Note that varying the timing of a signal with a control signal is the same as a differentiation of that control signal, superimposed on the signal being delayed. The gain of the differentiation is equal to the value of the signal being delayed, and this gain must be accounted for. Division circuit 604 accounts for the gain. The output of delay block 602 is output signal 608.
FIG. 7 is a block diagram showing a first embodiment of a MASH circuit like that of FIG. 5 modified according to the present invention to cancel noise. Quantizer 508 feeds PWM modulator 706. The error signal 505 is fed to cascaded converter 540 via filter 512, as signal 513. Delay output 712 of Constrained Quantizer 518 digitally controls the delay imposed by delay element 708. 708 may be implemented with D type flip flops and multiplexors. Delay element 702 is optionally used to compensate for possible delays caused by filter 512 or other processing tasks.
To understand the operation of Constrained Quantizer 518, we must look at the effects of time shifting the output of PWM 706. Assume that PWM 706 is oversampling by a factor of 16. As shown in FIG. 8, when the pulse width is even, only integer values of delay can be chosen. When the width is odd, only half integer values can be chosen. In addition, the size of the available quantization steps varies with the pulse width. Constrained Quantizer 518 produces two outputs, delay factor 712 and feedback 710. The table below shows examples of possible outcomes for widths of 6, 7, and 8. Note that the quantizer chooses the value in the feedback column that comes the closest to its input, for the current value of the pulse width. The matching delay and feedback are than applied.
The function can be implemented as:
Where x is the quantizer input, and w is the pulse width, and the floor function is the same as truncating.
Preferably, the quantizer logic will only allow delays to be chosen that are realizable. In the case of a 15 wide pulse, only delays of +−0.5 could be realized.
All of the description here applies to a system with a two level output. This implementation would be appropriate for a class D audio amplifier. Other codings will work as well, such as a 3 level output for Class D, or a many bit output for general purpose conversion. All of these applications can benefit from this technique. The key point is using the time variation to reduce noise created by the level selection.
FIG. 9 is a block diagram showing a second embodiment of a MASH circuit like that of FIG. 5 modified according to the present invention to cancel noise. The circuit of FIG. 9 is very similar to the circuit of FIG. 7, except that the output stage is implemented as a lookup table stored in ROM 802 and fed to a parallel to serial converter 804. One versed in the art can find many other possible implementations of this output stage logic.
FIG. 10 is a block diagram showing a third embodiment of a MASH circuit like that of FIG. 5 modified according to the present invention to cancel noise. Filter 512 a has been modified to utilize input signal 1002 (from signal 502) and feedback signal 1004, rather than having the error signal as its input. FIG. 11 is a block diagram showing an embodiment filter 512 a. It is advantageous, when very low noise levels are required, to step up the input signal frequency. Thus, signal 1002 (the input signal 502 to the MASH) is stepped up by some desired factor. PWM 706 converts signal 1004 (the feedback in converter 530) to the same stepped up bit rate. Then adder 1106 subtracts the output of PWM 1102 from the output of step up circuit 1104. Integrator 1108 integrates the result. Low pass filter 1110 filters the output of the integrator, and step down circuitry 1112 decimates the signal back down to its normal frequency. Low pass filter 1110 is generally a low pass FIR filter such as is common in the area of multi-rate signal processing.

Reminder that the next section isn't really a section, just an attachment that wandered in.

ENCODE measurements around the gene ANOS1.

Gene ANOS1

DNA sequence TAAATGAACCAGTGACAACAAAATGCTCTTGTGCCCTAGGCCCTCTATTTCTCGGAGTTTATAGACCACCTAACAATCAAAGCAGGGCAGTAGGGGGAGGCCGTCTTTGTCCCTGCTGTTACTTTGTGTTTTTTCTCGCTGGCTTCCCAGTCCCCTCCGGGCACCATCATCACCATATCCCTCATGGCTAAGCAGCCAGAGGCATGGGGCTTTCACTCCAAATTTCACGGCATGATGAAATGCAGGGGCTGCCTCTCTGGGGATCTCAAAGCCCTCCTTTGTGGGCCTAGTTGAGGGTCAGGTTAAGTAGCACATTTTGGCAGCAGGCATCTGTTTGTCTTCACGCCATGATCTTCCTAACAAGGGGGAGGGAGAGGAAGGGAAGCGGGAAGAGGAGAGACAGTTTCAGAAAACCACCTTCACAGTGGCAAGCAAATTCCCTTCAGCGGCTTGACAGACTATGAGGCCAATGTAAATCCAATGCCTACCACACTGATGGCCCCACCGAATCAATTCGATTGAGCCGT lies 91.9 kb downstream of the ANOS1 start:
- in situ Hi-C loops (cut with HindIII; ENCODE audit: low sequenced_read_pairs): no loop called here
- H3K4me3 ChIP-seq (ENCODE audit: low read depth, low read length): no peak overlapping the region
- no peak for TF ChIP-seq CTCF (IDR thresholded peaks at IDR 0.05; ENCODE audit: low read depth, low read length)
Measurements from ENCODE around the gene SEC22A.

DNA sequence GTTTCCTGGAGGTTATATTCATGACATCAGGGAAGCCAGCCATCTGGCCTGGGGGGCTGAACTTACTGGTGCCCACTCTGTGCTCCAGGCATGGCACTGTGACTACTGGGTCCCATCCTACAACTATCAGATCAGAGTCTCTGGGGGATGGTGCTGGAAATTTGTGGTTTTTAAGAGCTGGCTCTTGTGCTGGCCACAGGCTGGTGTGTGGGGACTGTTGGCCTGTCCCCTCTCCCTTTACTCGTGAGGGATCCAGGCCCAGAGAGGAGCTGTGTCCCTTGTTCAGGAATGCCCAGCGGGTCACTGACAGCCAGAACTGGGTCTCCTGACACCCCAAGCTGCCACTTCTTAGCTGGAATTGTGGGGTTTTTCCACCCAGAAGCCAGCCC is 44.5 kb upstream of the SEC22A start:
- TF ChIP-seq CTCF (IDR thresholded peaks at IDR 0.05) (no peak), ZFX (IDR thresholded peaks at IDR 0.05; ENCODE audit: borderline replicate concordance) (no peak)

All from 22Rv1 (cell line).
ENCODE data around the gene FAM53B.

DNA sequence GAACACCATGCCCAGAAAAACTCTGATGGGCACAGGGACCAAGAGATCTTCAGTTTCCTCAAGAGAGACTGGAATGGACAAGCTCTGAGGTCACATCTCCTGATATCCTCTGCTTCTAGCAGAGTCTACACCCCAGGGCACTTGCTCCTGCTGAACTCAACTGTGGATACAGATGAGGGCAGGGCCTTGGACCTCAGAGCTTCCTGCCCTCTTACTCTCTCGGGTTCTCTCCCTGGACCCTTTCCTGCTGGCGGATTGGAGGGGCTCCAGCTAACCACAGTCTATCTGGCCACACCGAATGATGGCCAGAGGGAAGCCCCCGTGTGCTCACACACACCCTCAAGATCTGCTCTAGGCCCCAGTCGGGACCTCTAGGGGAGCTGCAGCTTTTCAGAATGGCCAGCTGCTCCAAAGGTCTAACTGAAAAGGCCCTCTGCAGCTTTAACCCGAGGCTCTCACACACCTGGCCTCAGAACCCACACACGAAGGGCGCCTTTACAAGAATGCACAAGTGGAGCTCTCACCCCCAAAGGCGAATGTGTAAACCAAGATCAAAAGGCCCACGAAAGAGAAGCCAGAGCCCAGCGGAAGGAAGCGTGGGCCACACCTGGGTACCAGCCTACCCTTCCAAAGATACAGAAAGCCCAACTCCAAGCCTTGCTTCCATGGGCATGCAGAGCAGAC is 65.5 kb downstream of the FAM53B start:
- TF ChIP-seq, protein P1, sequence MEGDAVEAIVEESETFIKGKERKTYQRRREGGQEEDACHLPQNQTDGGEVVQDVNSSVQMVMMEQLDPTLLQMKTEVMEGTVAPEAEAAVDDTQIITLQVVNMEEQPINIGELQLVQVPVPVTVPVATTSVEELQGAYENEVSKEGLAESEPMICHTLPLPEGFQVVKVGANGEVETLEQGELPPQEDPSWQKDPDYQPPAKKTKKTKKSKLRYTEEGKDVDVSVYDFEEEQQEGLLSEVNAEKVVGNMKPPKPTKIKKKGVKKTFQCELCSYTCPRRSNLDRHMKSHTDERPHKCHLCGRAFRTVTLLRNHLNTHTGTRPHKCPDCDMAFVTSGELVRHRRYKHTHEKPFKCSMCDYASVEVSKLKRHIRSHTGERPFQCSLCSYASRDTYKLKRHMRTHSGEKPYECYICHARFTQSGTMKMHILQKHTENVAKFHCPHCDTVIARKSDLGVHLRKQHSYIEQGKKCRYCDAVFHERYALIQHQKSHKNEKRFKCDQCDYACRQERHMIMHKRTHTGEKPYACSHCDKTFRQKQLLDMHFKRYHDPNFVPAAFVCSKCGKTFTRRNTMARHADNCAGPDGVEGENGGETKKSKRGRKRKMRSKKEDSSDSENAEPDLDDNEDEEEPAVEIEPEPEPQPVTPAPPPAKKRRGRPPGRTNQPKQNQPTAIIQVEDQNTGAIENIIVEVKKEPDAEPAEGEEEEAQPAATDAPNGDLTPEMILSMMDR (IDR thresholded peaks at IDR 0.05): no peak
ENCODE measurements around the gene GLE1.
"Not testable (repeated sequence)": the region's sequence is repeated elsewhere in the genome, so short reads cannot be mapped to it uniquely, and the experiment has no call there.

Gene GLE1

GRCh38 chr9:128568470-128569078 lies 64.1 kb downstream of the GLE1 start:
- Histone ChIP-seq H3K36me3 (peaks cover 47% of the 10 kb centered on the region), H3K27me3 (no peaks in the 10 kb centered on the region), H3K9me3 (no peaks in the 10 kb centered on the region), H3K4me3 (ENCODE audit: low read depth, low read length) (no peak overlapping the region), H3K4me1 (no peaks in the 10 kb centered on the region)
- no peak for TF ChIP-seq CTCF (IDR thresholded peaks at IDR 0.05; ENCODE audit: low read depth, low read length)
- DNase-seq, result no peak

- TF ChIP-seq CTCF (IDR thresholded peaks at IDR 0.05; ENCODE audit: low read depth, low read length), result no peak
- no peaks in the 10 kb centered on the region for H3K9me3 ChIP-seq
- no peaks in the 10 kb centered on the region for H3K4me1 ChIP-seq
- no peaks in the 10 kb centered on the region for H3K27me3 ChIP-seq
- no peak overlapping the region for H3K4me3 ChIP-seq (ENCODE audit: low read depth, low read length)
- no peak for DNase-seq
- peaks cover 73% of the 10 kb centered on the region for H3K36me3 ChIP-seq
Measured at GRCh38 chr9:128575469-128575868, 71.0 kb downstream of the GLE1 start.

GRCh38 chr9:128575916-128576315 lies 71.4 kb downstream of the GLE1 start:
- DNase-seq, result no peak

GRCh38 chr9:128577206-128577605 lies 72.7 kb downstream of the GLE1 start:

FIG. 12 is a block diagram showing an embodiment of the connecting filter block 512 between the delta sigma stages 530, 540 of the MASH of FIG. 7. The embodiment of filter 512 shown in FIG. 12 has some of the advantages of filter 512 a of FIG. 11, without requiring the signal frequency to be stepped up. Since the patterns of the PWM 706 output are known, it is possible to achieve the effect of operating at the stepped up frequency by utilizing nonlinear functions in filter 512. input 505 is fed through a series of delays 1202. The input and output of each delay is fed into a ROM lookup 1204 operating at the standard signal frequency. The outputs of all of the ROMs 1204 are combined by adder 1206 and the result is passed through integrator 1208.
While the exemplary preferred embodiments of the present invention are described herein with particularity, those skilled in the art will appreciate various changes, additions, and applications other than those specifically mentioned, which are within the spirit of this invention.
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|U.S. Classification||341/143, 341/155, 341/144|
|Cooperative Classification||H03M7/3022, H03M3/506|
|May 9, 2000||AS||Assignment|
|May 16, 2001||AS||Assignment|
|Sep 23, 2005||FPAY||Fee payment|
Year of fee payment: 4
|Oct 16, 2009||FPAY||Fee payment|
Year of fee payment: 8
|Nov 22, 2013||REMI||Maintenance fee reminder mailed|
|Apr 16, 2014||LAPS||Lapse for failure to pay maintenance fees|
|Jun 3, 2014||FP||Expired due to failure to pay maintenance fee|
Effective date: 20140416